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Special Report

All-Star Panel: Debate over diplomatic potential with Iran's new leader

This is a rush transcript from "Special Report," September 24, 2013. This copy may not be in its final form and may be updated.

(BEGIN VIDEO CLIP)

PRESIDENT BARACK OBAMA: We are encouraged that President Rowhani received from the Iranian people a mandate to pursue a more moderate course. And given President Rowhani's stated commitment to reach an agreement, I am directing John Kerry to pursue this effort with the Iranian government.

The roadblocks may prove to be too great, but I firmly believe the diplomatic path must be tested.        

BENJAMIN NETANYAHU, ISRAELI PRIME MINISTER: Iran thinks that soothing words and token actions will enable it to continue on its path to the bomb. Like North Korea before it, Iran will try to remove sanctions by offering cosmetic concessions while preserving its ability to rapidly build a nuclear weapon at a time of its choosing.       

(END VIDEO CLIP)       

BRET BAIER, ANCHOR: President Obama at the United Nations today speaking about Iran's new president, a major focus of that speech. For a number of days, administration officials had said that the U.S., that the government was ready to have this pull aside, this possible handshake between the two presidents. But today a senior administration official said this, "We have said publicly and we've also said privately to the Iranians that we're open to having discussions on the margins of the UNGA [the United Nations General Assembly], informal discussions, not a bilateral meeting. That proved to be too complicated for the Iranians to do at this point." We're back with the panel. Charles?    

CHARLES KRAUTHAMMER, SYNDICATED COLUMNIST: Too complicated? What he means is the Iranians refused. Here's the President of the United States, the strongest democracy on the planet, offering a handshake, and Iran, the country that our own State Department says is the largest spreader of terror on the planet, the country that Obama himself in his own speech said is conducting terrorism and killing Americans in Afghanistan and elsewhere, Iran turns us down. I mean, talk about the ham-handed diplomacy Obama has conducted in Syria and over this. It's not a big issue, but it's a symbol of how unplanned and sort of desperate as Obama's attempt to appear to be the statesman. So his handshake is offered. A handshake is refused. But on substance there is nothing in the speech that Rowhani gave – nothing -- that gave any indication of willingness to compromise on the nuclear program. And he once again said in a bold-faced lie that everyone knows is a lie that Iran is not pursuing nuclear weapons and never has. How do you start a negotiation from that point?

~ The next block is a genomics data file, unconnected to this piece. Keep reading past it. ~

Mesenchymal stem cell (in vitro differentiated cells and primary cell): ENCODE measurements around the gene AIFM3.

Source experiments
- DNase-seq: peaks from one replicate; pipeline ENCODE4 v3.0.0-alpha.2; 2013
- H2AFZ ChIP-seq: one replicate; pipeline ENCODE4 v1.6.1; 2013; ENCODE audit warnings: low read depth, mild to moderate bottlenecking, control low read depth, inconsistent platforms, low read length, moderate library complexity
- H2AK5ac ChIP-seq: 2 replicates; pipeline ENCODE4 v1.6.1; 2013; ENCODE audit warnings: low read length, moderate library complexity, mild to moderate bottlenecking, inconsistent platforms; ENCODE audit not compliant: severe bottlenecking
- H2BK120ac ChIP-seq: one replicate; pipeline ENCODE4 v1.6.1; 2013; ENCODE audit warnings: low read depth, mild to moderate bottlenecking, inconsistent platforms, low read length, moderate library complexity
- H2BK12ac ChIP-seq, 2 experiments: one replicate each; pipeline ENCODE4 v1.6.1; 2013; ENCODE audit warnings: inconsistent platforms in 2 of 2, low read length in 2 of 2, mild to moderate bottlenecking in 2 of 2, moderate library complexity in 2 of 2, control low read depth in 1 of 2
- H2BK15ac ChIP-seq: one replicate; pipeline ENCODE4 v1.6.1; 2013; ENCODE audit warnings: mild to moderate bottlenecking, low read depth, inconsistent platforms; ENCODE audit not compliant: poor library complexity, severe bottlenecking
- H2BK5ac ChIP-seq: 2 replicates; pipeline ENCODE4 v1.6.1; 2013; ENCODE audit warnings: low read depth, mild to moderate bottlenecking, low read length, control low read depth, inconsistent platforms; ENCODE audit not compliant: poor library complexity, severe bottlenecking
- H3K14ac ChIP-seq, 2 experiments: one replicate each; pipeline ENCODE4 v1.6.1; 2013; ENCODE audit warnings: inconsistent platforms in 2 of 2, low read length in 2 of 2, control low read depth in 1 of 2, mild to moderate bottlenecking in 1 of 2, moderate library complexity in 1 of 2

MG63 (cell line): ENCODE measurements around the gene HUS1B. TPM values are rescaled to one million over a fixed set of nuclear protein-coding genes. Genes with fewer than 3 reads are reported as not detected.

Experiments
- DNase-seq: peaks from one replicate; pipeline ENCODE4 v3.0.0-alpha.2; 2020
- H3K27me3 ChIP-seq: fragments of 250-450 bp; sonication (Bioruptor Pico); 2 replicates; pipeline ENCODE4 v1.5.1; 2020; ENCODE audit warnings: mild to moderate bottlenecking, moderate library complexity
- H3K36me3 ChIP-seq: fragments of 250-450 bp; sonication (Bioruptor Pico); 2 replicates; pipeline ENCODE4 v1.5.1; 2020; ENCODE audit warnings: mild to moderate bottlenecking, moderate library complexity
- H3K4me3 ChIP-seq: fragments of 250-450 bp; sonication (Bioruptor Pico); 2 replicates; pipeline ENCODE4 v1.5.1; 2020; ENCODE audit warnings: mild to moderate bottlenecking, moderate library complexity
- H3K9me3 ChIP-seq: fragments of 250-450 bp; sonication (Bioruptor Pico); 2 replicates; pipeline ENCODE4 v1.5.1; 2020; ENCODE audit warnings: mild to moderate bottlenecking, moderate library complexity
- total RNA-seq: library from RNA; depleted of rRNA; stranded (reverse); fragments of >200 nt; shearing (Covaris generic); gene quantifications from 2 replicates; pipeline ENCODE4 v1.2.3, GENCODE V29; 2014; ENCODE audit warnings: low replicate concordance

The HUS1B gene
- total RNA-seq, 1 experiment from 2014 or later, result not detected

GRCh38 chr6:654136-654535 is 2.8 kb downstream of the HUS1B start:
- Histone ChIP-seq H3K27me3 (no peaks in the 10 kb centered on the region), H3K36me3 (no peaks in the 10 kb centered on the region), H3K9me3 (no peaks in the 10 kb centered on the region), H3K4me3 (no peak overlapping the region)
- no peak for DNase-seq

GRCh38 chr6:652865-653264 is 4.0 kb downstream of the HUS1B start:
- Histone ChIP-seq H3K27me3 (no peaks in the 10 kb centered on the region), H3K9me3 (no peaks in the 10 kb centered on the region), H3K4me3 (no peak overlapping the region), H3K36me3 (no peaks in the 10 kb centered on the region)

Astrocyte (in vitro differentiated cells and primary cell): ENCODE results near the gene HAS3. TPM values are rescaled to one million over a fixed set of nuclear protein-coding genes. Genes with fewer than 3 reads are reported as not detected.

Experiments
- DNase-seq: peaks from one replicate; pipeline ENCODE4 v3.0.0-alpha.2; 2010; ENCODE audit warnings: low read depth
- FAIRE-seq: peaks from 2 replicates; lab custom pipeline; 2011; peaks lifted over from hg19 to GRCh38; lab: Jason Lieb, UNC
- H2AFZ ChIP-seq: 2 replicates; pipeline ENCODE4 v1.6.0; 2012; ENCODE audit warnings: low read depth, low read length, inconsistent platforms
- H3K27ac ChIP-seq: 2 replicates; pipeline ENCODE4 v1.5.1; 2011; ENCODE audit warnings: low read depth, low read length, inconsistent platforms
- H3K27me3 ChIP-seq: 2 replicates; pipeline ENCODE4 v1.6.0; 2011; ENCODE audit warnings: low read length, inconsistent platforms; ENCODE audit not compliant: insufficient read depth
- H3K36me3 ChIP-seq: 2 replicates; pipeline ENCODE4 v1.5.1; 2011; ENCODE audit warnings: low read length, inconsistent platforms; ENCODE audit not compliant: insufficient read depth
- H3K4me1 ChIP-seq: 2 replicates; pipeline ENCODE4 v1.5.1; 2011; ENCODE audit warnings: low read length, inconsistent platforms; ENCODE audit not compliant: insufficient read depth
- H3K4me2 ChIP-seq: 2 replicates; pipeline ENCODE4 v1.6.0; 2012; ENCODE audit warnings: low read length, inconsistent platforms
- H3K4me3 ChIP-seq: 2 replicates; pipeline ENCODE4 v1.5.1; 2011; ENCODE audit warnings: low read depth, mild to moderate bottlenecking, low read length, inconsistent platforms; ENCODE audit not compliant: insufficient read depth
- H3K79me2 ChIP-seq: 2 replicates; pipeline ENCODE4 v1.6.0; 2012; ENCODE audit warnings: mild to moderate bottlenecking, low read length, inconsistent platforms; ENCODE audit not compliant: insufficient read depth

BAIER: Here's a piece from the speech from Iranian President Rowhani.

(BEGIN VIDEOTAPE)

HASAN ROWHANI, IRANIAN PRESIDENT (via translator): I listened carefully to the statement made by President Obama at the General Assembly. Commensurated with the political will of the leadership in the United States and hoping that they will refrain from following the short-sighted interest of warmongering pressure groups, we can arrive at a framework to manage our differences.

(END VIDEO CLIP)

BAIER: Chuck?

CHARLES LANE, EDITORIAL WRITER, WASHINGTON POST: Well, who might those warmongering pressure groups be?

KRAUTHAMMER: It starts with a "J."

LANE: Yes. And ends with "e-w-s," I think. You know, that was one of many points in Rowhani's speech where I thought about sort of how little has changed, really, in Iran. Of course, I think it's wise to pursue diplomatic openings, but this one, let's make a quick test of this but not let it go on beyond the point where there's any real progress.

You know, this is a guy -- Rowhani stood there and described Iran as an anchor of stability in the region, which I think will come as a surprise to Iraq, the Saudis, the Sunnis in Lebanon, pretty much everybody. So there was a kind of Orwellian quality to what he was putting forward there.  And again, the tone has changed, there's a sort of softer, more moderate tone, which is worth testing. But there's plenty of evidence right there in his own words that not that much has changed.

BAIER: Steve?

STEVE HAYES, SENIOR WRITER, THE WEEKLY STANDARD: Yes, I mean, you've got the foreign policy establishment and official Washington practically giddy because Rowhani's on Twitter and he says nice things about women. That's not enough. It doesn't signal any kind of change in the nature of the regime. And as we've said countless times, what matters is the nature of the regime.

What struck me is President Obama's language today was remarkably similar to the language that he used in his first inaugural address and in the opening months of his presidency. It's as if nothing has changed. Like the past five years haven't happened. And while Charles is right, he made a passing mention of terrorism, there was no discussion of the State Department report -- harboring Al Qaeda, targeting Americans.

BAIER: Meanwhile, the centrifuges continue to spin.

KRAUTHAMMER: And that's exactly the point. If you want to talk, and I'd be in favor, let them show their willingness by stopping enrichment today.

BAIER: That is it for the panel. But stay tuned for different efforts to wrap up summer. 

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